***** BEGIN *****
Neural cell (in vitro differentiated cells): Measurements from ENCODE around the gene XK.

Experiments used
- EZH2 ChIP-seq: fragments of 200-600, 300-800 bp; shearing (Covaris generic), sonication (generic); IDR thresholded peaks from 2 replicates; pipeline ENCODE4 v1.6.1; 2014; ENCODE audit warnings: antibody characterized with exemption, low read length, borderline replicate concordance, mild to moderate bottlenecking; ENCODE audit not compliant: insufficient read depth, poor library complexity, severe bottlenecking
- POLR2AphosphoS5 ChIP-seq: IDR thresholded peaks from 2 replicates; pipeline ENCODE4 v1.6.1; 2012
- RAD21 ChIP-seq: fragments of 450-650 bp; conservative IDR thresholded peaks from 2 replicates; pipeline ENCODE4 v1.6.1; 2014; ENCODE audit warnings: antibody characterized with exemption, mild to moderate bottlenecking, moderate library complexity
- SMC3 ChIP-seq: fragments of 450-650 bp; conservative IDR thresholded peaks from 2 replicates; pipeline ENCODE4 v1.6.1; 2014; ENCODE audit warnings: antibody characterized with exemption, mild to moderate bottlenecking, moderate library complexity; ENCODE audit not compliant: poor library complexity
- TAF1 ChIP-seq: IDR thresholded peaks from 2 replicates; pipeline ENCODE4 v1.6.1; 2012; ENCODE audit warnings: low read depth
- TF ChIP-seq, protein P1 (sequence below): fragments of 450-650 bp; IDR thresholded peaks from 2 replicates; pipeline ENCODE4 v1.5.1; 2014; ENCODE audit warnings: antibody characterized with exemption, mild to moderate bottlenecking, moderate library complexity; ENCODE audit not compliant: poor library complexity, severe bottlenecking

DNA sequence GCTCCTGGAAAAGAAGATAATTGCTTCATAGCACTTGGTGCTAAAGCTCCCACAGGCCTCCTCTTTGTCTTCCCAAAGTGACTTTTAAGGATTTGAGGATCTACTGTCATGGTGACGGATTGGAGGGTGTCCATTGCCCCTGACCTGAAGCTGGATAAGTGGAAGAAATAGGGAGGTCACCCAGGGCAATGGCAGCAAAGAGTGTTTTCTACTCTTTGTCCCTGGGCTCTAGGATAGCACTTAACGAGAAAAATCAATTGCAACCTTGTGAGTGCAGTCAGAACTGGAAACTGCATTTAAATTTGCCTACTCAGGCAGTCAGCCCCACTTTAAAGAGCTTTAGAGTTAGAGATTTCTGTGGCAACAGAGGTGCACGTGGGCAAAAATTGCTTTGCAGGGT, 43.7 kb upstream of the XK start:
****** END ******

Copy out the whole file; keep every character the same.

Neural cell (in vitro differentiated cells): Measurements from ENCODE around the gene XK.

Experiments used
- EZH2 ChIP-seq: fragments of 200-600, 300-800 bp; shearing (Covaris generic), sonication (generic); IDR thresholded peaks from 2 replicates; pipeline ENCODE4 v1.6.1; 2014; ENCODE audit warnings: antibody characterized with exemption, low read length, borderline replicate concordance, mild to moderate bottlenecking; ENCODE audit not compliant: insufficient read depth, poor library complexity, severe bottlenecking
- POLR2AphosphoS5 ChIP-seq: IDR thresholded peaks from 2 replicates; pipeline ENCODE4 v1.6.1; 2012
- RAD21 ChIP-seq: fragments of 450-650 bp; conservative IDR thresholded peaks from 2 replicates; pipeline ENCODE4 v1.6.1; 2014; ENCODE audit warnings: antibody characterized with exemption, mild to moderate bottlenecking, moderate library complexity
- SMC3 ChIP-seq: fragments of 450-650 bp; conservative IDR thresholded peaks from 2 replicates; pipeline ENCODE4 v1.6.1; 2014; ENCODE audit warnings: antibody characterized with exemption, mild to moderate bottlenecking, moderate library complexity; ENCODE audit not compliant: poor library complexity
- TAF1 ChIP-seq: IDR thresholded peaks from 2 replicates; pipeline ENCODE4 v1.6.1; 2012; ENCODE audit warnings: low read depth
- TF ChIP-seq, protein P1 (sequence below): fragments of 450-650 bp; IDR thresholded peaks from 2 replicates; pipeline ENCODE4 v1.5.1; 2014; ENCODE audit warnings: antibody characterized with exemption, mild to moderate bottlenecking, moderate library complexity; ENCODE audit not compliant: poor library complexity, severe bottlenecking

DNA sequence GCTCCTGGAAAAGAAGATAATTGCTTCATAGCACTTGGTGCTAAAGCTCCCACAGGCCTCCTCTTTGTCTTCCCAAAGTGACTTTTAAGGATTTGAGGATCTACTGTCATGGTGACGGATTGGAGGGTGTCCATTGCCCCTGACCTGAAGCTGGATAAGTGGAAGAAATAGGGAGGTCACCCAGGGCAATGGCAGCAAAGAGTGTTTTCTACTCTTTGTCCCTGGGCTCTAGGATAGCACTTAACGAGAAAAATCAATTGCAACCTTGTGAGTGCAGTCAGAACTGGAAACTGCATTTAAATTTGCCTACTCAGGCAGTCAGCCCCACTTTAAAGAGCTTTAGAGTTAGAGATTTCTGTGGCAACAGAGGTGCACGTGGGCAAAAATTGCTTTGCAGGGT, 43.7 kb upstream of the XK start: